Google’s news algorithm sent me this story: Instagram Influencers Are Driving Luxury Hotels Crazy. Hotels are getting a lot of requests for free rooms from real and wannabe influencers. This Medium.com story only has Twitter and Facebook share buttons because it’s viral or nothing!

I’m not an Instagram influencer, although it doesn’t sound like a bad job. My favorite Instagrammers are people I have mutual relationships with.

@Emlee7 is one account I follow, though, and she doesn’t follow me back. She has just 29k followers and only gets about 1k likes per photo, but Emlee’s clothing is designer and she takes photos in luxurious locations. Her photographer applies a filter to make the colors very subtle.

Here I am, climbing similar stairs in Montmartre 😂 I’m pretty sure Emlee took a taxi to the top and then walked down a couple of steps.

@baluevama could easily have influenced me to stay at Shangri-la Paris hotel during my recent stay in Paris.

A post shared by Maria Balúeva (@baluevama) on

Just for fun, I checked the hotel’s website and the Terrace Room, with just a garden view, costs $1,655/night (breakfast included). When I saw that price, picture me with the same face as when I was climbing up the stairs in Montmartre 😂. So instead I stayed at a budget Ibis hotel by Gare de L’est and still paid over $300 per night, with breakfast. What a change from two years ago when we paid $160/night for the wonderful boutique Idol Hotel, but that hotel now costs $750/night!

Who Is Being Influenced By The Influencers?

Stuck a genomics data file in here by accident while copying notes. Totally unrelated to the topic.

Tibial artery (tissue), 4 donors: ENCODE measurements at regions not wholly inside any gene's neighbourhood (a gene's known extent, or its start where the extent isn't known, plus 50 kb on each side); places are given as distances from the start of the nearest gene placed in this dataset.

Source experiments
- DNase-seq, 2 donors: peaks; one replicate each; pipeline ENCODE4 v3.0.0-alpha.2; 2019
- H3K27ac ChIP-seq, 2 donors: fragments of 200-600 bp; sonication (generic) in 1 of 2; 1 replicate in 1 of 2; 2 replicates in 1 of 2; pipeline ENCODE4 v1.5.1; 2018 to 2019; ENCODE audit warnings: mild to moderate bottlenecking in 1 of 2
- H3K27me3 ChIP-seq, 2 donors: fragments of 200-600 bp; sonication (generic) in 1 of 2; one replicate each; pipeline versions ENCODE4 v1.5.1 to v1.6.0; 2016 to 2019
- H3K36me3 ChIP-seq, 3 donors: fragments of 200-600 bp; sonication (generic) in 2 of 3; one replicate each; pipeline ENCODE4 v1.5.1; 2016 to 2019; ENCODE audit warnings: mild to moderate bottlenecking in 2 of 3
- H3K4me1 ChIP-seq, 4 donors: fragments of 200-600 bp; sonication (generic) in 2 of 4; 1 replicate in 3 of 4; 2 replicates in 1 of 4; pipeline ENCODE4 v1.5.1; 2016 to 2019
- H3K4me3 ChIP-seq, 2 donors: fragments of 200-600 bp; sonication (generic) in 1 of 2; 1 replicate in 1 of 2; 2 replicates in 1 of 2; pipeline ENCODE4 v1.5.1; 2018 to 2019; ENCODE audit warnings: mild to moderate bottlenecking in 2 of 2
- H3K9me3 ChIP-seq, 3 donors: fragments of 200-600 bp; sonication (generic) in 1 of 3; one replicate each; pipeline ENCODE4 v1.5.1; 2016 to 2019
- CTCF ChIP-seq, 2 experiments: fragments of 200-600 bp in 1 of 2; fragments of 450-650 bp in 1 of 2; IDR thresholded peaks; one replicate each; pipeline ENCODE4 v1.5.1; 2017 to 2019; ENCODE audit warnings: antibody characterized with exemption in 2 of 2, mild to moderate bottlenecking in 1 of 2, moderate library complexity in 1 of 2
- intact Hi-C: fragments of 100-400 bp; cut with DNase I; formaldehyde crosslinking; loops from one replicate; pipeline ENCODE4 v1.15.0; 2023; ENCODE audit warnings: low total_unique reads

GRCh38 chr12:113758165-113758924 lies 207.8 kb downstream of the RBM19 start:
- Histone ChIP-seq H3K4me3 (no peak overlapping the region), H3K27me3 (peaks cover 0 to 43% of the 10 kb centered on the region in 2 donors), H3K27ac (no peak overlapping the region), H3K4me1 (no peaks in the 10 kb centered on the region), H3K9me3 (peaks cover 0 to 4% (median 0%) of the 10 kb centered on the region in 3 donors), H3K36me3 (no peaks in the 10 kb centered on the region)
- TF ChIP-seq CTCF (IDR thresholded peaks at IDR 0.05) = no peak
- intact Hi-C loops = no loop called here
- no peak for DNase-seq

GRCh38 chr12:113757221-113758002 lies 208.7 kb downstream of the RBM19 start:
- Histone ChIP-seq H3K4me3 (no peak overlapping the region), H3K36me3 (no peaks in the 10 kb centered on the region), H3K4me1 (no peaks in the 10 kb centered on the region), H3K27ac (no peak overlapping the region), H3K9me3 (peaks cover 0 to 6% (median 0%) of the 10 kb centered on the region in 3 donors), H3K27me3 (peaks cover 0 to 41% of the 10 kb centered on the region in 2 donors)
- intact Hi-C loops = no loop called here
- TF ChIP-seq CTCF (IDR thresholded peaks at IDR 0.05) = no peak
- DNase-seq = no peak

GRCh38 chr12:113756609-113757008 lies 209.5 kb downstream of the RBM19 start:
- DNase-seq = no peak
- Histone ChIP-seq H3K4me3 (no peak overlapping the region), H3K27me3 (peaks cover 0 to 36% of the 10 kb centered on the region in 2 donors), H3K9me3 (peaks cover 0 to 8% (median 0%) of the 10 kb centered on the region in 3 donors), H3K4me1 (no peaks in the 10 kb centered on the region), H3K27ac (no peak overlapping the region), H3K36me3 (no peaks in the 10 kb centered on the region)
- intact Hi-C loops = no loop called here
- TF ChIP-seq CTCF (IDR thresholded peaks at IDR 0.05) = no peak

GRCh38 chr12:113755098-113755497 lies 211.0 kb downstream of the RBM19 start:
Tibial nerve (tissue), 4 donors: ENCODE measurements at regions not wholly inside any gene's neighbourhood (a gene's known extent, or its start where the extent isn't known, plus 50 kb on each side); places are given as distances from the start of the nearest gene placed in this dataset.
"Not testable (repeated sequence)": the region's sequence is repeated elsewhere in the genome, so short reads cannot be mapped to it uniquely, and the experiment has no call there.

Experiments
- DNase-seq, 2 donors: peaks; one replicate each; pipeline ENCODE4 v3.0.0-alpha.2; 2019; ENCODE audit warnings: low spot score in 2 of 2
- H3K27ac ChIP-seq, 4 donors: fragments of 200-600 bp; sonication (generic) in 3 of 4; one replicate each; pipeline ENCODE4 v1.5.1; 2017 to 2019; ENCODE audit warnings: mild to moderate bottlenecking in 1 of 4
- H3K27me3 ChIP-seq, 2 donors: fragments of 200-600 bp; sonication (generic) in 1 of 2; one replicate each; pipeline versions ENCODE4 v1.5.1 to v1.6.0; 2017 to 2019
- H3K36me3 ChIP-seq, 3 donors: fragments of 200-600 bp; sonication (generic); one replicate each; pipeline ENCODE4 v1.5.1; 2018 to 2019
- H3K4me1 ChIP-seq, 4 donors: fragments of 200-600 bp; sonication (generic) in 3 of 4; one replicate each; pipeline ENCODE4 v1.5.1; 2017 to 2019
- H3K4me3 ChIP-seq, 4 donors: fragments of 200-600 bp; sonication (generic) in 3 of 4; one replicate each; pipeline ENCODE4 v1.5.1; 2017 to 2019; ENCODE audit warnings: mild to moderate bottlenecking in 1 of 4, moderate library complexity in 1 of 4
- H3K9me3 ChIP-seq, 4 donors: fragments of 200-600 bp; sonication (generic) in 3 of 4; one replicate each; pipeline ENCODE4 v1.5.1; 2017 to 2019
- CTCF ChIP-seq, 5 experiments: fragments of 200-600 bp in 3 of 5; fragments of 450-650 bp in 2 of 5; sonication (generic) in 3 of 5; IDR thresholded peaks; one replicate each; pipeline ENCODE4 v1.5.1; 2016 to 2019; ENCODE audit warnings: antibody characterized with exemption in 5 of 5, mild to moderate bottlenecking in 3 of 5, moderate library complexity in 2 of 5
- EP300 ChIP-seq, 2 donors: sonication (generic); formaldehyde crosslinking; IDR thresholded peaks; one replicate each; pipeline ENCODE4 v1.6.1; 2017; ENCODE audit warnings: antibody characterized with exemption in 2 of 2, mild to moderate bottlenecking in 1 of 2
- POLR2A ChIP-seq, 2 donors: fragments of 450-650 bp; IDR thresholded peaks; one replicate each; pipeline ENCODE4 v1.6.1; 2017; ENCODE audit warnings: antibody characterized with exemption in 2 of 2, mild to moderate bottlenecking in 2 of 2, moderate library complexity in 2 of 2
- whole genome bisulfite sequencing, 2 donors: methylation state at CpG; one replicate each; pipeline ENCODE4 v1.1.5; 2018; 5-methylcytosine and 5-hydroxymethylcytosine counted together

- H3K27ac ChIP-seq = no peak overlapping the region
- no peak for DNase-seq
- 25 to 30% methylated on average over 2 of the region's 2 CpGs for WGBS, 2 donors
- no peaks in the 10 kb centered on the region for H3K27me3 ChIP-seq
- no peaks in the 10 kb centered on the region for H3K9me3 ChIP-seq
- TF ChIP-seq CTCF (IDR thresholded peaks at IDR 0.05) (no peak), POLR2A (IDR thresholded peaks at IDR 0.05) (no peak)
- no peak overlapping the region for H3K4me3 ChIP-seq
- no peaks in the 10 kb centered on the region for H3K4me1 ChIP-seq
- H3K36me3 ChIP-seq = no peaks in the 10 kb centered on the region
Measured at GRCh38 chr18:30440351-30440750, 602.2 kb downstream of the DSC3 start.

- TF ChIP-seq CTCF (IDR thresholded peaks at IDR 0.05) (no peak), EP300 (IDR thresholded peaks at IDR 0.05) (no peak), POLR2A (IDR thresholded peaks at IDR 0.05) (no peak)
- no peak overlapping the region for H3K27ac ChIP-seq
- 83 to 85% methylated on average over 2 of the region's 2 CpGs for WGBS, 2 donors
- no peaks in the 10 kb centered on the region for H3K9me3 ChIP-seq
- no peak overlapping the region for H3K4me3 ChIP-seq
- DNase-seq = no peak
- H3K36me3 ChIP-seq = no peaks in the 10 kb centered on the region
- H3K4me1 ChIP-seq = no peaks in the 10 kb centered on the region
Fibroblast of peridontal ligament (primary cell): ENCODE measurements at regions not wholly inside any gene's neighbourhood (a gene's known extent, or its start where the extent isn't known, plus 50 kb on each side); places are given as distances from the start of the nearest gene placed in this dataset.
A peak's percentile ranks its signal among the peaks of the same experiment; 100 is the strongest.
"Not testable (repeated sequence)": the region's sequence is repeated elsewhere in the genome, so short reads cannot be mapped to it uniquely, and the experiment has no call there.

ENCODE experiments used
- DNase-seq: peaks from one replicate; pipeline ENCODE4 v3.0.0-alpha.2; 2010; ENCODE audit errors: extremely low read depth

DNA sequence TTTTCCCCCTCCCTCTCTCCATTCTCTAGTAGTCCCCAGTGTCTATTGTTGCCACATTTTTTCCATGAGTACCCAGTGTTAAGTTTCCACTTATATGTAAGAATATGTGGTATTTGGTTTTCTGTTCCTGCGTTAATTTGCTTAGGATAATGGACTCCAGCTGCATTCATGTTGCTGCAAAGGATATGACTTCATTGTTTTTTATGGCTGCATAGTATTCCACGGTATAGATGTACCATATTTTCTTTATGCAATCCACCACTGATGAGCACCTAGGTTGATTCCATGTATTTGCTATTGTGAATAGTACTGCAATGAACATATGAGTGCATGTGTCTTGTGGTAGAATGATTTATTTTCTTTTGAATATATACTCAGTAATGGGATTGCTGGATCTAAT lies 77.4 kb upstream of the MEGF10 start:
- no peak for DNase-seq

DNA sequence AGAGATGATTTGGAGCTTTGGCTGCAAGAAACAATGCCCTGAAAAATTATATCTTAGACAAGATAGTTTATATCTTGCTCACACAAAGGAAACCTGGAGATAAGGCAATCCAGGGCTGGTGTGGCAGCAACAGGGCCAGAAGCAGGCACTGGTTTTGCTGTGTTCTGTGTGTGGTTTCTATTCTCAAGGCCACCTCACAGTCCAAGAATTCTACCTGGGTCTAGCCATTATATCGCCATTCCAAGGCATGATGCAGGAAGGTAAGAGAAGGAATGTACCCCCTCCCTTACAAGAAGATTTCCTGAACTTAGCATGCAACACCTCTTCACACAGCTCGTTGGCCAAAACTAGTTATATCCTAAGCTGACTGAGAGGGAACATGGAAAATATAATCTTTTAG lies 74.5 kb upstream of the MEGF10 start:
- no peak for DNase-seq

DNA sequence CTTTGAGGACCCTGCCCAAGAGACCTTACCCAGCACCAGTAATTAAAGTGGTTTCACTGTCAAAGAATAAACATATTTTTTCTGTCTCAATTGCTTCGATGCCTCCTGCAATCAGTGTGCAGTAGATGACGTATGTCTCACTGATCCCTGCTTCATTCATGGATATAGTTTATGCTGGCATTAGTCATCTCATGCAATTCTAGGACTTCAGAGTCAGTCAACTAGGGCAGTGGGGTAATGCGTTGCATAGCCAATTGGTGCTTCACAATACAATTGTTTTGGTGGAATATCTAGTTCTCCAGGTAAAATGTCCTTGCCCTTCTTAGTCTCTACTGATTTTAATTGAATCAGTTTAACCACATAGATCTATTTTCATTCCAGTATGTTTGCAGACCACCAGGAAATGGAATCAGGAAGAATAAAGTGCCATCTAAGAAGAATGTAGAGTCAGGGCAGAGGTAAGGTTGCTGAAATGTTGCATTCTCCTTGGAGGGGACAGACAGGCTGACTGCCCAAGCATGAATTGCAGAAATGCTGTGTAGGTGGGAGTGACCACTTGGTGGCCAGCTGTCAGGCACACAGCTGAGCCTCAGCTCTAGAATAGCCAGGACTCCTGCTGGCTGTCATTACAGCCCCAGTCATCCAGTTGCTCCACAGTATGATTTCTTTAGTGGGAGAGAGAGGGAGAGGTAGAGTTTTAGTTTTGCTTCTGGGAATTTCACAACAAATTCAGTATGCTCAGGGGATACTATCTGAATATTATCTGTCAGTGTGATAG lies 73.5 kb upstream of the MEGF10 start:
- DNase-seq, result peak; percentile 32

A lot of Instagram is double-tapping a ♥️ as you scroll through the feed. Many people don’t even read the captions. So I’m not sure how much sway even @baluevama.

As I said, this was my second trip to Paris. The first time was two years before I had my Instagram account. I still count it as a visit to Paris, even though my photos were landscape instead of portrait 😉

For my recent trip to Paris, I created a folder and started saving some of my favorites photos of Paris so I could take pictures similar ones. These accounts influenced me but nobody made a penny.

My husband once bought me a beautiful @montavenue watch and not so expensive through an account on Instagram. I love it and the company asked me to tag them in a photo with the watch. I did it for free, just because I was so happy with the watch. I’ve bought a few apps from the sponsored ads in my feed.

So how easily can someone convince you to buy something or stay somewhere special? Let me know in the comments… And follow me Instagram: @muchospanish 👍

Did you read my previous blog post?

Aromatic Lavender Fields, Tall Sunflowers & Lily Pads: The Impressionists Come Alive!